- Edwina Powell speaks on the subject, as she had been asked by Shoghi Effendi. [TMw178]
- In her address, Sadie Oglesby recalls her conversations with Shoghi Effendi on the subject of race. [TMw178–80]
||NSA; National convention; Edwina Powell; race relations; Sadie Oglesby
||The National Spiritual Assembly of the Bahá’ís of the United States and Canada draws up and publishes a ‘Declaration of Trust’ and ‘By-laws of the National Spiritual Assembly’. [BW2:89, BW10:180]
- For text see BW2:90–8.
- The Guardian describes it as the Bahá’í ‘national constitution’ heralding ‘the formation of the constitution of the future Bahá’í World Community’. [GPB335; PP302–3]
- The drafting is largely the work of Horace Holley with assistance from the lawyer Mountfort Mills. [SBR234]
- In subsequent years the National Assemblies of India and Burma, of Egypt, Iraq, Persian and the British Isles all adopted this example almost verbatum. [UD101, BA134-5, SETPE1p145-6]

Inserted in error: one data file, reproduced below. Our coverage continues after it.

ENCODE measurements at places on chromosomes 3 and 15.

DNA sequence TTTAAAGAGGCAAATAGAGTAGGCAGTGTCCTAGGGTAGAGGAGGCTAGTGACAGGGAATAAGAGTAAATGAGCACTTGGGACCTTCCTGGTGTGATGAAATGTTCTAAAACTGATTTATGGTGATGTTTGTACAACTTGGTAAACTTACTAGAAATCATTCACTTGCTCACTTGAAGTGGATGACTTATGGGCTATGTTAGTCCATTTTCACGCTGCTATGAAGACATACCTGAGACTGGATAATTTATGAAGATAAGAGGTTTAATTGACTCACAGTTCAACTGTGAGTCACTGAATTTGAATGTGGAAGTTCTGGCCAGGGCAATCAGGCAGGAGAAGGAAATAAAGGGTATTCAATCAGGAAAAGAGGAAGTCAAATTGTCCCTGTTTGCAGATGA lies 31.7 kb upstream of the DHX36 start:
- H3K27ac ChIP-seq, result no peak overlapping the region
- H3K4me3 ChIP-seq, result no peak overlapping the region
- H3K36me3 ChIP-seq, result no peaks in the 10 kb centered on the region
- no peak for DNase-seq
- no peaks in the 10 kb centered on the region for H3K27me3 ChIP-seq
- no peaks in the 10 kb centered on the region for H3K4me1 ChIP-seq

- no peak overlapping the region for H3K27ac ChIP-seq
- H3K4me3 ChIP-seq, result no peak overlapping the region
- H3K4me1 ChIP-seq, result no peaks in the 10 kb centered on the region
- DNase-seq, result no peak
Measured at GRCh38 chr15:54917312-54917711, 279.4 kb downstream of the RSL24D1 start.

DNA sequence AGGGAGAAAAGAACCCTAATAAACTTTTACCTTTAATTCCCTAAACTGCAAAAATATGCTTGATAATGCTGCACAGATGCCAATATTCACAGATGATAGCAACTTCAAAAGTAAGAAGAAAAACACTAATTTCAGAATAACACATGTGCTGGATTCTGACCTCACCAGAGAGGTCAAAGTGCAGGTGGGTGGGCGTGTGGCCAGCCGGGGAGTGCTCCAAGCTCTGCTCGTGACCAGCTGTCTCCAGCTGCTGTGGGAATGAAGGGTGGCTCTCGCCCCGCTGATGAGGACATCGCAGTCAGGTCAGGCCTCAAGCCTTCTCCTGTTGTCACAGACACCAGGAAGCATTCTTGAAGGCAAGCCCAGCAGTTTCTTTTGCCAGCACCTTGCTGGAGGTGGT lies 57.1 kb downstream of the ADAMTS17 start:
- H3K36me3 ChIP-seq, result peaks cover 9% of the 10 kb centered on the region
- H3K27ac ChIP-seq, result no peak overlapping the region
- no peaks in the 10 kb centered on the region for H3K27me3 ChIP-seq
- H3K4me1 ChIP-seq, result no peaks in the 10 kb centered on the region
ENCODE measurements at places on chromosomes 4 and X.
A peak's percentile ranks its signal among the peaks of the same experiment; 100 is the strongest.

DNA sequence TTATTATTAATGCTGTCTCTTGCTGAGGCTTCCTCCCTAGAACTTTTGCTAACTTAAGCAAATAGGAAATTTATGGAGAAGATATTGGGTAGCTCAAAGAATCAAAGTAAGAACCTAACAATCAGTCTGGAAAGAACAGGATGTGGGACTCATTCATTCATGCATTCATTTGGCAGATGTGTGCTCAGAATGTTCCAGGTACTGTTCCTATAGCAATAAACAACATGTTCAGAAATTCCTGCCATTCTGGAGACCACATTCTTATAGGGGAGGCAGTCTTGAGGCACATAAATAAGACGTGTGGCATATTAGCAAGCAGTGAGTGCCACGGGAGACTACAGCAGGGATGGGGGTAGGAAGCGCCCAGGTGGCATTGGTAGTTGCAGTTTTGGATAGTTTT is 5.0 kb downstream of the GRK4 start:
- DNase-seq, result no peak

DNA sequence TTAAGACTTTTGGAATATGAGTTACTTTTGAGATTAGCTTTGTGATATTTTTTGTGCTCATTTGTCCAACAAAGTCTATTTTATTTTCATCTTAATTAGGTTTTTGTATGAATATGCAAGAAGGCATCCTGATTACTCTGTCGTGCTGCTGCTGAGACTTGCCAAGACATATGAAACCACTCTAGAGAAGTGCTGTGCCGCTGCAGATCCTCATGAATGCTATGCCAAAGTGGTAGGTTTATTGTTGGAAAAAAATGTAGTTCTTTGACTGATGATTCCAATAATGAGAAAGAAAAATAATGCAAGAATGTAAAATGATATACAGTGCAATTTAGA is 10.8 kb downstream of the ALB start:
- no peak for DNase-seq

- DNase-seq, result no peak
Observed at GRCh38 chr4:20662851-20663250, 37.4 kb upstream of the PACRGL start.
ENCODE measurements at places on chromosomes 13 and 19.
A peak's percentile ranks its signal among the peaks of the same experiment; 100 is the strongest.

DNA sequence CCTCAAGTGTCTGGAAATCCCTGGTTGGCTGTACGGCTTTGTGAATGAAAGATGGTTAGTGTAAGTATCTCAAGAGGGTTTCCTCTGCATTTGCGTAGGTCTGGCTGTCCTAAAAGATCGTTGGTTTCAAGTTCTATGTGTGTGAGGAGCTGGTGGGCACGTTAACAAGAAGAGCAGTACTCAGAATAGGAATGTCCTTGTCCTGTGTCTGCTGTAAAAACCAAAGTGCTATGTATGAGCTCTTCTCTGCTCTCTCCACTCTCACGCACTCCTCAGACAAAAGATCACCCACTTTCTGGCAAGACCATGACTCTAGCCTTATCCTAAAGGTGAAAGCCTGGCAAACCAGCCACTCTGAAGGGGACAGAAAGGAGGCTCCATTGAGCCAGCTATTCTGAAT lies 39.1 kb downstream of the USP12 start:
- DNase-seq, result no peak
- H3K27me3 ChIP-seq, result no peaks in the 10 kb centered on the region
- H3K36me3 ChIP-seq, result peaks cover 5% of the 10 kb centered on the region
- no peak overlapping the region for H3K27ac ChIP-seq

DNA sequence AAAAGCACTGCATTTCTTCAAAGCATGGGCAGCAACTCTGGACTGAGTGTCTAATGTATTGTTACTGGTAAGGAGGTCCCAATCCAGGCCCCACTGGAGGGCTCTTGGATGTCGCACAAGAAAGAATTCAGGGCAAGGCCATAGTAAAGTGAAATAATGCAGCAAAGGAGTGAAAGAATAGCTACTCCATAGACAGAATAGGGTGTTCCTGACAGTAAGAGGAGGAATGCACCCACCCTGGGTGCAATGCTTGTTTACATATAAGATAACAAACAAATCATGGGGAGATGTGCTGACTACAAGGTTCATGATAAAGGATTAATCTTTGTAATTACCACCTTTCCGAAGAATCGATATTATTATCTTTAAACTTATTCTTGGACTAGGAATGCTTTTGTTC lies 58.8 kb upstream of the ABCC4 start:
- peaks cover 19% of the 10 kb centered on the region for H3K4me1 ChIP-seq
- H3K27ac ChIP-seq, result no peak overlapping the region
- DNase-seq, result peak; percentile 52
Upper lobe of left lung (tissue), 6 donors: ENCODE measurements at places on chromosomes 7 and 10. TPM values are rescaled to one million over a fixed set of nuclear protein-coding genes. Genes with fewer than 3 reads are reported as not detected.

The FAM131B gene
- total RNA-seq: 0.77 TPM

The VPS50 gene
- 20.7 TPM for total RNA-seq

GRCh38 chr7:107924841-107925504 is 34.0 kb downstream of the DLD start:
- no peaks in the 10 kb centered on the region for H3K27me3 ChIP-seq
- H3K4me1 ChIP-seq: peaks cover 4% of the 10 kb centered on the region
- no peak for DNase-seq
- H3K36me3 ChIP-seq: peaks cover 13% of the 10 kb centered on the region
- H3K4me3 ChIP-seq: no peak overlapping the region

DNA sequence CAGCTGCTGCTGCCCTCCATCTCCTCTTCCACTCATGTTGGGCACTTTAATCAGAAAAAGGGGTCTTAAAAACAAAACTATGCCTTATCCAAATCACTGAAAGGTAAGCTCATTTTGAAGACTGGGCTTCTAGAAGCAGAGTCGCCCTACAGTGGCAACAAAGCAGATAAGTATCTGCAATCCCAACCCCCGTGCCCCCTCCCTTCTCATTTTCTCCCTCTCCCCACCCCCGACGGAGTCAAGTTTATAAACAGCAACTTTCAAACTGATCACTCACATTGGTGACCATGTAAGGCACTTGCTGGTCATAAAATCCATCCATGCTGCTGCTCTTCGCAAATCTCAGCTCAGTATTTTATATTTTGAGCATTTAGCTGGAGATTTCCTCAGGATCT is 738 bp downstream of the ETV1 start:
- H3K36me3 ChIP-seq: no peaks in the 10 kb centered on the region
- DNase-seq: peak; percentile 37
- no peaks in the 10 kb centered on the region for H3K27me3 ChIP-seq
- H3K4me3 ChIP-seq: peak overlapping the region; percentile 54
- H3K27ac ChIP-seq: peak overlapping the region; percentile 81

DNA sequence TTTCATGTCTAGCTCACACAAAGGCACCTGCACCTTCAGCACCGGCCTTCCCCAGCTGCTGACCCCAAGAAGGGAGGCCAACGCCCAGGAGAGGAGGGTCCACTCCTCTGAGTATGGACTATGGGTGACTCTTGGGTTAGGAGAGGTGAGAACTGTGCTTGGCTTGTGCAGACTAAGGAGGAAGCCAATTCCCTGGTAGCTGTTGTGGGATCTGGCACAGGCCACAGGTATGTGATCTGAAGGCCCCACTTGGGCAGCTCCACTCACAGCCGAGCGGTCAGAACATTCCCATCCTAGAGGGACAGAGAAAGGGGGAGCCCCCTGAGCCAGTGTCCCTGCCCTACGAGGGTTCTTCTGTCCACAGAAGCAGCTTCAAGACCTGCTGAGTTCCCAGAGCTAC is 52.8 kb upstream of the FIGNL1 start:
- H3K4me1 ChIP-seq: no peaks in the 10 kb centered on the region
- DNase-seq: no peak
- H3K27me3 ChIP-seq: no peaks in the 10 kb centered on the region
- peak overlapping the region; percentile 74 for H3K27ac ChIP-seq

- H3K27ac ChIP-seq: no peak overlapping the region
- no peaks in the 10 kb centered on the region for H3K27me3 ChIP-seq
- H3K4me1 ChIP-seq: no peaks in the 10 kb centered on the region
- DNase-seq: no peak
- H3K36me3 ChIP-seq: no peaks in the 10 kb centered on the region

|United States; Canada
||National Spiritual Assembly; Horace Holley; Mountfort Mills; Constitutions; By-laws; Recognition; Firsts, Other
|1934 23 Jan
||Agnes S. Parsons dies after an automobile accident. [BW5:410; SBR96]
- She is primarily remembered for her contribution to the cause of race unity in North America. [BW5:413]
- For her obituary see BW5:410–14.
- See also Diary of Agnes Parsons; SBR76–96.
|Washington DC; United States
||Agnes Parsons; Race; Unity; In Memoriam
|1938 1 May
||At the National Convention in Chicago, Grace Roberts Ober, who had just given a report on a travel teaching trip to Louisville Ky and on her work in Toronto where she had been the previous Fall, collapses into the arms of the Convention chairman, Harlan Ober in view of the assembled delegates while ending her address. She is removed from the convention hall and passes away shortly thereafter. See TG75-76 for the background to this story.